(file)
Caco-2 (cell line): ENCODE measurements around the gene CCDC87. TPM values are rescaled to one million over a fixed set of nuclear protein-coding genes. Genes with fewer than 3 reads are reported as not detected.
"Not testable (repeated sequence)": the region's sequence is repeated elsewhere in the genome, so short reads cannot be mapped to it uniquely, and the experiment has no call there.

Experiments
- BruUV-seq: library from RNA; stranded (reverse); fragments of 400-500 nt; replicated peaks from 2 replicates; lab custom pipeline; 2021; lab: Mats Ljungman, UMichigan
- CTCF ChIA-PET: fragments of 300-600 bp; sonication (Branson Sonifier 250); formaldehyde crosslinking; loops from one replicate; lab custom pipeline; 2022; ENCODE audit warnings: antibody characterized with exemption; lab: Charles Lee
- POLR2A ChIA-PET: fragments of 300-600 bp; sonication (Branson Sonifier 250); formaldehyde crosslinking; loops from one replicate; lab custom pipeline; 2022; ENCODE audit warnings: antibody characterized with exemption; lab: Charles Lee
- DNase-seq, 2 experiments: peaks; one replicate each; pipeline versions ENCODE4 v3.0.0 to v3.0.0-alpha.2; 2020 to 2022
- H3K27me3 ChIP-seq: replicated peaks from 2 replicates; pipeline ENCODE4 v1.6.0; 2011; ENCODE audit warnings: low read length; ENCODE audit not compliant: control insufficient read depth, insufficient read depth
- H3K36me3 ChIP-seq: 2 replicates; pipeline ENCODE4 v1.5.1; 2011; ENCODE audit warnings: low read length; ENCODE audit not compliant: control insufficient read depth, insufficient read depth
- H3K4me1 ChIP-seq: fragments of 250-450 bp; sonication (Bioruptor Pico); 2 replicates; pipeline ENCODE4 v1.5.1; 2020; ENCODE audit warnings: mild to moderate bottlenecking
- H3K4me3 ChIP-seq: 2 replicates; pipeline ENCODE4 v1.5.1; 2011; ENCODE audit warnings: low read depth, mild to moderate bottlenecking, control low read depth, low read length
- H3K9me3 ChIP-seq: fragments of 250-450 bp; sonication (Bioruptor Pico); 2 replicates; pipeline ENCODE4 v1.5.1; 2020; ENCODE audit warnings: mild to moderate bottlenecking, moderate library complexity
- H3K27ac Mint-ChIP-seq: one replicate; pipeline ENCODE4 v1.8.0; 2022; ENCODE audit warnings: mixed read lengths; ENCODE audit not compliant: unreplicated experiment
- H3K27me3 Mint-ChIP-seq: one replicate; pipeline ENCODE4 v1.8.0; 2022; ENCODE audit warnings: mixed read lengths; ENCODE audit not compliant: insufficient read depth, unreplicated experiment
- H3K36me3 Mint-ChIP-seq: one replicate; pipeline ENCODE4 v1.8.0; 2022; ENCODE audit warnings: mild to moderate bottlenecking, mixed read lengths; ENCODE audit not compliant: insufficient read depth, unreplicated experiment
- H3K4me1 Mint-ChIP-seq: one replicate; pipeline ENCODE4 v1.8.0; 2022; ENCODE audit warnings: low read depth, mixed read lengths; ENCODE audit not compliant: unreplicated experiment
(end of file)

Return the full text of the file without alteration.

Caco-2 (cell line): ENCODE measurements around the gene CCDC87. TPM values are rescaled to one million over a fixed set of nuclear protein-coding genes. Genes with fewer than 3 reads are reported as not detected.
"Not testable (repeated sequence)": the region's sequence is repeated elsewhere in the genome, so short reads cannot be mapped to it uniquely, and the experiment has no call there.

Experiments
- BruUV-seq: library from RNA; stranded (reverse); fragments of 400-500 nt; replicated peaks from 2 replicates; lab custom pipeline; 2021; lab: Mats Ljungman, UMichigan
- CTCF ChIA-PET: fragments of 300-600 bp; sonication (Branson Sonifier 250); formaldehyde crosslinking; loops from one replicate; lab custom pipeline; 2022; ENCODE audit warnings: antibody characterized with exemption; lab: Charles Lee
- POLR2A ChIA-PET: fragments of 300-600 bp; sonication (Branson Sonifier 250); formaldehyde crosslinking; loops from one replicate; lab custom pipeline; 2022; ENCODE audit warnings: antibody characterized with exemption; lab: Charles Lee
- DNase-seq, 2 experiments: peaks; one replicate each; pipeline versions ENCODE4 v3.0.0 to v3.0.0-alpha.2; 2020 to 2022
- H3K27me3 ChIP-seq: replicated peaks from 2 replicates; pipeline ENCODE4 v1.6.0; 2011; ENCODE audit warnings: low read length; ENCODE audit not compliant: control insufficient read depth, insufficient read depth
- H3K36me3 ChIP-seq: 2 replicates; pipeline ENCODE4 v1.5.1; 2011; ENCODE audit warnings: low read length; ENCODE audit not compliant: control insufficient read depth, insufficient read depth
- H3K4me1 ChIP-seq: fragments of 250-450 bp; sonication (Bioruptor Pico); 2 replicates; pipeline ENCODE4 v1.5.1; 2020; ENCODE audit warnings: mild to moderate bottlenecking
- H3K4me3 ChIP-seq: 2 replicates; pipeline ENCODE4 v1.5.1; 2011; ENCODE audit warnings: low read depth, mild to moderate bottlenecking, control low read depth, low read length
- H3K9me3 ChIP-seq: fragments of 250-450 bp; sonication (Bioruptor Pico); 2 replicates; pipeline ENCODE4 v1.5.1; 2020; ENCODE audit warnings: mild to moderate bottlenecking, moderate library complexity
- H3K27ac Mint-ChIP-seq: one replicate; pipeline ENCODE4 v1.8.0; 2022; ENCODE audit warnings: mixed read lengths; ENCODE audit not compliant: unreplicated experiment
- H3K27me3 Mint-ChIP-seq: one replicate; pipeline ENCODE4 v1.8.0; 2022; ENCODE audit warnings: mixed read lengths; ENCODE audit not compliant: insufficient read depth, unreplicated experiment
- H3K36me3 Mint-ChIP-seq: one replicate; pipeline ENCODE4 v1.8.0; 2022; ENCODE audit warnings: mild to moderate bottlenecking, mixed read lengths; ENCODE audit not compliant: insufficient read depth, unreplicated experiment
- H3K4me1 Mint-ChIP-seq: one replicate; pipeline ENCODE4 v1.8.0; 2022; ENCODE audit warnings: low read depth, mixed read lengths; ENCODE audit not compliant: unreplicated experiment